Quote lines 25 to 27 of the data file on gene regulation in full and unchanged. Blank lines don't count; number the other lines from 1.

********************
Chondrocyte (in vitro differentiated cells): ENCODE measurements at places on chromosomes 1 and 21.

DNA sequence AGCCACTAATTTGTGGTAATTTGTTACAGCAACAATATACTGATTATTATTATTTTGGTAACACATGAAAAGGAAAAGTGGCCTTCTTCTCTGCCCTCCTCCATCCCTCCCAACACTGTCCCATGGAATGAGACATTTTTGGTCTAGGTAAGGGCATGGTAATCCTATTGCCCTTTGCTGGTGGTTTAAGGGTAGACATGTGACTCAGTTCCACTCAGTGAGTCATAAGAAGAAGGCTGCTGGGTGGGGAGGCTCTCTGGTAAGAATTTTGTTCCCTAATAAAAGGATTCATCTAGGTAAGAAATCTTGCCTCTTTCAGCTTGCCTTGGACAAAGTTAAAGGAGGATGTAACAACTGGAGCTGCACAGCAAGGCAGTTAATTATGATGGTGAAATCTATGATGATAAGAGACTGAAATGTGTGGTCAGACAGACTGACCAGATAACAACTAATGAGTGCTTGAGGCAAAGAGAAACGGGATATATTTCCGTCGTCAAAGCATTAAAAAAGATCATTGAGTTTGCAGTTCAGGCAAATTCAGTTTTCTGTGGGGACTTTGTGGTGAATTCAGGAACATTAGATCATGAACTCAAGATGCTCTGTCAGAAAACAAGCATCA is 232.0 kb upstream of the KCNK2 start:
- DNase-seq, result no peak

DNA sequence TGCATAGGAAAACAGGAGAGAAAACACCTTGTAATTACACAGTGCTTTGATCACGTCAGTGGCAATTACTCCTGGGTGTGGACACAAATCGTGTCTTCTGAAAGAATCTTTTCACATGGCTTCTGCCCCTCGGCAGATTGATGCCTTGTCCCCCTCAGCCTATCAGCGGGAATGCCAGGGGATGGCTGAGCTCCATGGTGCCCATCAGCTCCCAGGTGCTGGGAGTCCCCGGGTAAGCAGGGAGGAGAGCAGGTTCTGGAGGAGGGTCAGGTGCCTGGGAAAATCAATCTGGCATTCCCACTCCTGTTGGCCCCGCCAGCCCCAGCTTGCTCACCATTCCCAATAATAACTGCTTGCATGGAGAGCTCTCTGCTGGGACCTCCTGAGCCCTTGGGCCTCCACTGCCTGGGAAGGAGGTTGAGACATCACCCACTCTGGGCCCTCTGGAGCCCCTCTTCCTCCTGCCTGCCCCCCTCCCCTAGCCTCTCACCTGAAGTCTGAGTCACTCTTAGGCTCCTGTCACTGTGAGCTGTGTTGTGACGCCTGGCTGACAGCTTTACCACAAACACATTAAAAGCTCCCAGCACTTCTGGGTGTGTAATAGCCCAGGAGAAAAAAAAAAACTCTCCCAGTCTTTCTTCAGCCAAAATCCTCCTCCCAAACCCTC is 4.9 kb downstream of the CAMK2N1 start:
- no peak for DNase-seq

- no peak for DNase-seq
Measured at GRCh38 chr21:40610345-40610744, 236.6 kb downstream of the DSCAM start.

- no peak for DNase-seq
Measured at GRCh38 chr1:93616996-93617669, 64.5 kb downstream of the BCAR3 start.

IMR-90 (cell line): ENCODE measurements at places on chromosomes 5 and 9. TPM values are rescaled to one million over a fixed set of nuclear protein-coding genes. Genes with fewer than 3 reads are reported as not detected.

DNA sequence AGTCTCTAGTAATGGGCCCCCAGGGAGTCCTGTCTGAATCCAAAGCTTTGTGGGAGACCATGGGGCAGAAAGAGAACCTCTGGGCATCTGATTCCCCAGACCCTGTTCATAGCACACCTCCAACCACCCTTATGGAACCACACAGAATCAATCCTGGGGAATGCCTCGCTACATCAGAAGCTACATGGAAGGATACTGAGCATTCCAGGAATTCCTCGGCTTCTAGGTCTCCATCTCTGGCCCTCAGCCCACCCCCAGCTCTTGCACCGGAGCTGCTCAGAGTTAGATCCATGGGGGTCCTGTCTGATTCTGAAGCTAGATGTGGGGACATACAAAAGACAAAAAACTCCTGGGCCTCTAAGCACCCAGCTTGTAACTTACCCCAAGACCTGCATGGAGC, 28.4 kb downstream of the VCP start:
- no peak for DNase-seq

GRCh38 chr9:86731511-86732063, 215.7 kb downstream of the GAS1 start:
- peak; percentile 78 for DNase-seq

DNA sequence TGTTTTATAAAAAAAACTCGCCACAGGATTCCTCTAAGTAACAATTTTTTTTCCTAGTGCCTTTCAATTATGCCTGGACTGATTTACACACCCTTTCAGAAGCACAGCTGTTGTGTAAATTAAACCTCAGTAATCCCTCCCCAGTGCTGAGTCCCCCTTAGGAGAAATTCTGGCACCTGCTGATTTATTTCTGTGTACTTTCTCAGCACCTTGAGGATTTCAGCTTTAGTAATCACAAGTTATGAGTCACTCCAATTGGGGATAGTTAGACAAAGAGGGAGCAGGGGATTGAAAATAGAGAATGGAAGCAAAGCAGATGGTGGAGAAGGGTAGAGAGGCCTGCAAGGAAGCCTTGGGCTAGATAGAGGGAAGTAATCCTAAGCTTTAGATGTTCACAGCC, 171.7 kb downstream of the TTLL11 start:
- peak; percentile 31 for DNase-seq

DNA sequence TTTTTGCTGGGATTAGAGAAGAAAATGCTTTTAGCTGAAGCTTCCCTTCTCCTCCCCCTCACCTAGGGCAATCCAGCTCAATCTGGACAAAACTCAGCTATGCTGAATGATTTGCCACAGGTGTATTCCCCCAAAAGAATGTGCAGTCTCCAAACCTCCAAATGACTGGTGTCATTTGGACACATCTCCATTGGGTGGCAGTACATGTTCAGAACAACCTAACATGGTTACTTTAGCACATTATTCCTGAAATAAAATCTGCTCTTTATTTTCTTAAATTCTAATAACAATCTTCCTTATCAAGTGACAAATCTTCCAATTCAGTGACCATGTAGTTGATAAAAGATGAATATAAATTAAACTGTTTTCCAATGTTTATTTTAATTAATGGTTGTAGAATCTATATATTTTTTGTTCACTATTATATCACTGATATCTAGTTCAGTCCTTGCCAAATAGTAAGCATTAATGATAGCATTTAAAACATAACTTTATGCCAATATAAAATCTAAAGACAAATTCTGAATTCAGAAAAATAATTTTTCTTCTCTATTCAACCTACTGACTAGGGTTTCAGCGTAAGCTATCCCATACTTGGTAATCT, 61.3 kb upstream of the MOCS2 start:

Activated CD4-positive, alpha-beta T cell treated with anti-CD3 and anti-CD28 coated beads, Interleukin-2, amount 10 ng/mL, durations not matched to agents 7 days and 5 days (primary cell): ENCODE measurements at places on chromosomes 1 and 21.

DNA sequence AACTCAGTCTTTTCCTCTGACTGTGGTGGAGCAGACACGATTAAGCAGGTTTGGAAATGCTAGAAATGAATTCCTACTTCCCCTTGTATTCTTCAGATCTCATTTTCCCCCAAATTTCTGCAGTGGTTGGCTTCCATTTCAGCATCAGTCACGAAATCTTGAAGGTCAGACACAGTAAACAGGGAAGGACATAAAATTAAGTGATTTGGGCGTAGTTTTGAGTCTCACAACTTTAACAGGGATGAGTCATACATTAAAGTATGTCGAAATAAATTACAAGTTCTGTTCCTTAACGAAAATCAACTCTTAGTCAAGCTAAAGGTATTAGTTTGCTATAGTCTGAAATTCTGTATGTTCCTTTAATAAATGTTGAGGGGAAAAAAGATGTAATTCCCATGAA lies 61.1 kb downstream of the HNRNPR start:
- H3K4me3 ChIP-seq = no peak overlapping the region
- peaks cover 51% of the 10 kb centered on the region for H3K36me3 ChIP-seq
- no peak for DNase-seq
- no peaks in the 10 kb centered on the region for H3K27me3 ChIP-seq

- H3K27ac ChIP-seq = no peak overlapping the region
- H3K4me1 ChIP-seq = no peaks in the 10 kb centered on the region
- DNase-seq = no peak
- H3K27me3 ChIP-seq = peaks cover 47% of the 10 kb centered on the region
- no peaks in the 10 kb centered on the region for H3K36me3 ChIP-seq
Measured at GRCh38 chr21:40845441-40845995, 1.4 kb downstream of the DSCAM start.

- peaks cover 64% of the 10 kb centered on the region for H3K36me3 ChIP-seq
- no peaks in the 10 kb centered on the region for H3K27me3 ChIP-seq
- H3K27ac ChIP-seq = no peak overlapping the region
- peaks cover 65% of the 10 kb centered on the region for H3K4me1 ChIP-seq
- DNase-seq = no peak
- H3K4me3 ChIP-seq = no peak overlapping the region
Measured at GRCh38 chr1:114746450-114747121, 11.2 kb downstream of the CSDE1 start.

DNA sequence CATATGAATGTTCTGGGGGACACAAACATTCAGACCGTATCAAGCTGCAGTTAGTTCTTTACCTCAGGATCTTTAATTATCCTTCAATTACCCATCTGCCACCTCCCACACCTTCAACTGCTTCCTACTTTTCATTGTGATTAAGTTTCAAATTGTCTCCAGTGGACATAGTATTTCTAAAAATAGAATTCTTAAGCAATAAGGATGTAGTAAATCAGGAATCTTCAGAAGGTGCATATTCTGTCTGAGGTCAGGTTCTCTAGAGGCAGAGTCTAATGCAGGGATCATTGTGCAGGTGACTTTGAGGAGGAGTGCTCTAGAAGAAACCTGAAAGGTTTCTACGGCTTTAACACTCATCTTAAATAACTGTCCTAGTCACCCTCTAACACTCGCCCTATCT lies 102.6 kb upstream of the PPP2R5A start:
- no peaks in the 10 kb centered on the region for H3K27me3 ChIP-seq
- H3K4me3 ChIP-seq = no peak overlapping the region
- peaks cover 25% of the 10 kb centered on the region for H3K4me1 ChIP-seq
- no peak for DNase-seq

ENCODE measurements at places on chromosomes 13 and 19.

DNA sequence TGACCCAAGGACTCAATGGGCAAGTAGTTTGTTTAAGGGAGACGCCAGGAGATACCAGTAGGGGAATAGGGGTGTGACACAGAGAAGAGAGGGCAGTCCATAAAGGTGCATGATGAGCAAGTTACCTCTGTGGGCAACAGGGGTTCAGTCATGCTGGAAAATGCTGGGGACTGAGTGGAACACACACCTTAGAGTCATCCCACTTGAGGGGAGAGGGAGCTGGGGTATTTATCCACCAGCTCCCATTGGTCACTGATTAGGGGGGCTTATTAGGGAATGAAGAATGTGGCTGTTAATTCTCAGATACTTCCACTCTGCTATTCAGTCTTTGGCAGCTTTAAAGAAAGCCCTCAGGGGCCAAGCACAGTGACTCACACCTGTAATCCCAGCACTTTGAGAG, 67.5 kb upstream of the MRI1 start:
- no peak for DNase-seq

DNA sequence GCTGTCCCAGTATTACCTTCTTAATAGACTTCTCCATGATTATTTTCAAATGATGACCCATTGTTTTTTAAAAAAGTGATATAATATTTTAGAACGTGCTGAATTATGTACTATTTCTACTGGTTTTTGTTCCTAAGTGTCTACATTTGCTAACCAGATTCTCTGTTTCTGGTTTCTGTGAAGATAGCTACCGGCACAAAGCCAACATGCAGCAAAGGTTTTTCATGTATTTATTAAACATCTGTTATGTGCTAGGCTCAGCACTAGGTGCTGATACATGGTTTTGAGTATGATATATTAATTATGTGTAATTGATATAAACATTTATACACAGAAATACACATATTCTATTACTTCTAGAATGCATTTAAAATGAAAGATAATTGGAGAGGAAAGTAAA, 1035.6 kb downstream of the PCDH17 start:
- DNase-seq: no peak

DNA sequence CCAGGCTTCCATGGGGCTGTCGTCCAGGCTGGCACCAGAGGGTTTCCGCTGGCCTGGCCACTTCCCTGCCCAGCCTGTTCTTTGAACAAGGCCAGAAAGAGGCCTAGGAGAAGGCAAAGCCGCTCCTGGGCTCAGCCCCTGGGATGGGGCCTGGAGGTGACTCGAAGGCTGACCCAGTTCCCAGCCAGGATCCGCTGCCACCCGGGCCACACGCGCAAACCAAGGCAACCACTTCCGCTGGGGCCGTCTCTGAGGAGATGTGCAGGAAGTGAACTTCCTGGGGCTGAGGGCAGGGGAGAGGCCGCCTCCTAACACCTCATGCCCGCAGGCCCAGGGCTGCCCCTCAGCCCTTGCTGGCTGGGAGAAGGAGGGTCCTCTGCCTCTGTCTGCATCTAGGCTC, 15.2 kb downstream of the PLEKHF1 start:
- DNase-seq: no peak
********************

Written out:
- H3K4me1 ChIP-seq = no peaks in the 10 kb centered on the region
- DNase-seq = no peak
- H3K27me3 ChIP-seq = peaks cover 47% of the 10 kb centered on the region